Lobbying Groups Shifting Donations to Va. Democrats
Wednesday, October 10, 2007
RICHMOND -- In 2003, one of every three campaign dollars contributed by the Apartment & Office Building Association of Metropolitan Washington to legislative races in Virginia went to Democratic candidates. So far this year, the proportion given to Democrats by the Washington-based group has more than doubled.
The organization is just one of dozens of trade associations, companies and law firms that lobby the General Assembly and have contributed to a boost in campaign cash for Democrats this year as they look to increase access and support for their causes after Election Day.
With all 140 House and Senate seats up for grabs Nov. 6, many special interest groups are taking more of an interest in Democrats, who could make significant gains this year. The minority party could take control of the Senate for the first time since 1999 and make inroads in the House of Delegates.
"It wouldn't be shocking that folks are hedging their bets," said Keith Hare, director of governmental affairs for the Medical Society of Virginia, which has slightly increased contributions to Democrats.
The trend in Virginia mirrors one last year on the federal level, according to the Center for Responsive Politics, a nonpartisan group that tracks money in campaigns. Democrats running for Congress increased their share of donations by five percentage points in the weeks before the November election, when many analysts accurately predicted that the party would gain seats in Congress.
In Virginia this year, 90 of 127 groups have stepped up the portion of their contributions going to Democrats -- about 50 of them by 10 percentage points or more -- for the period ending Aug. 31, according to the Virginia Public Access Project, a Richmond group that analyzes campaign spending. Democrats' total share of the giving by these groups has increased 6.3 percentage points, rising from 31.4 percent in 2003 to 37.7 percent this year.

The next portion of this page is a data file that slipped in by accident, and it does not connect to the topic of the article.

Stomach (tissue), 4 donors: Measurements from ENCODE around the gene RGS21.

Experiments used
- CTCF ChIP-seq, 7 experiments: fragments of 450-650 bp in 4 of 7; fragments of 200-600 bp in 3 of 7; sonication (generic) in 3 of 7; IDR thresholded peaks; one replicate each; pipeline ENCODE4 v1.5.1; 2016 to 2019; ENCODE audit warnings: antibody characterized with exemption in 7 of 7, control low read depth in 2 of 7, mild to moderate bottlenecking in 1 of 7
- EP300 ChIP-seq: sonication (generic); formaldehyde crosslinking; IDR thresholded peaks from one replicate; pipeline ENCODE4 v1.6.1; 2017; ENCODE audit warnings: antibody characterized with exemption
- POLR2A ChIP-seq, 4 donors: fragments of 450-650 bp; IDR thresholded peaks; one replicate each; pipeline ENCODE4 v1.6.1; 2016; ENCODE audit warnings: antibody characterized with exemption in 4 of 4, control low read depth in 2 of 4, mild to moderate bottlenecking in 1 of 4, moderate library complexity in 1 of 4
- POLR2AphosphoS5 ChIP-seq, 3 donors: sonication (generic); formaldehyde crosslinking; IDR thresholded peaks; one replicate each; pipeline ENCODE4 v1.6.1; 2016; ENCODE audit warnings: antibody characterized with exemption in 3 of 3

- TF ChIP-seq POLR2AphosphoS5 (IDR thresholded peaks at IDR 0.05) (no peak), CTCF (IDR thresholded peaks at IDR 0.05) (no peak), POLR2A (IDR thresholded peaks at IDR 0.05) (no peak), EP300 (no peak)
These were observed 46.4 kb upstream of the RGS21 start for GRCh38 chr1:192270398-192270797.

The shift is even more significant because special interest groups generally avoid taking risks with their campaign contributions and, in Virginia, have generally donated to incumbent Republican lawmakers.
In 1999, when the two parties shared power in the Senate and the Democrats controlled the House, the same special interest groups gave 53 percent of their campaign contributions to Democrats. After Democrats lost both chambers that year, their portion of donations fell to 31 percent by 2003.
"The lobbyists are smart people," said Sen. Richard L. Saslaw (Fairfax), who as Senate minority leader is trying to help Democrats get elected to the Senate. "They know what's going on."
Lawmakers, political observers and some lobbyists said the interest groups are donating because of an assumption that Democrats will gain seats even if they do not win control of either chamber.
But many of the dozen or so groups contacted say they have boosted contributions in response to Democrats, who are being more aggressive in their fundraising this year than in 2003, the last time the entire General Assembly was up for election. Some say Democrats began asking for donations right after the legislative session in the spring, as opposed to waiting for the more traditional date of Aug. 1 that both parties have used in the past.
"It's night and day," said Doug Gray, executive director of the Virginia Association of Health Plans. "What you see is Democrats ramping up their fundraising. They've asked for more, and they've received more."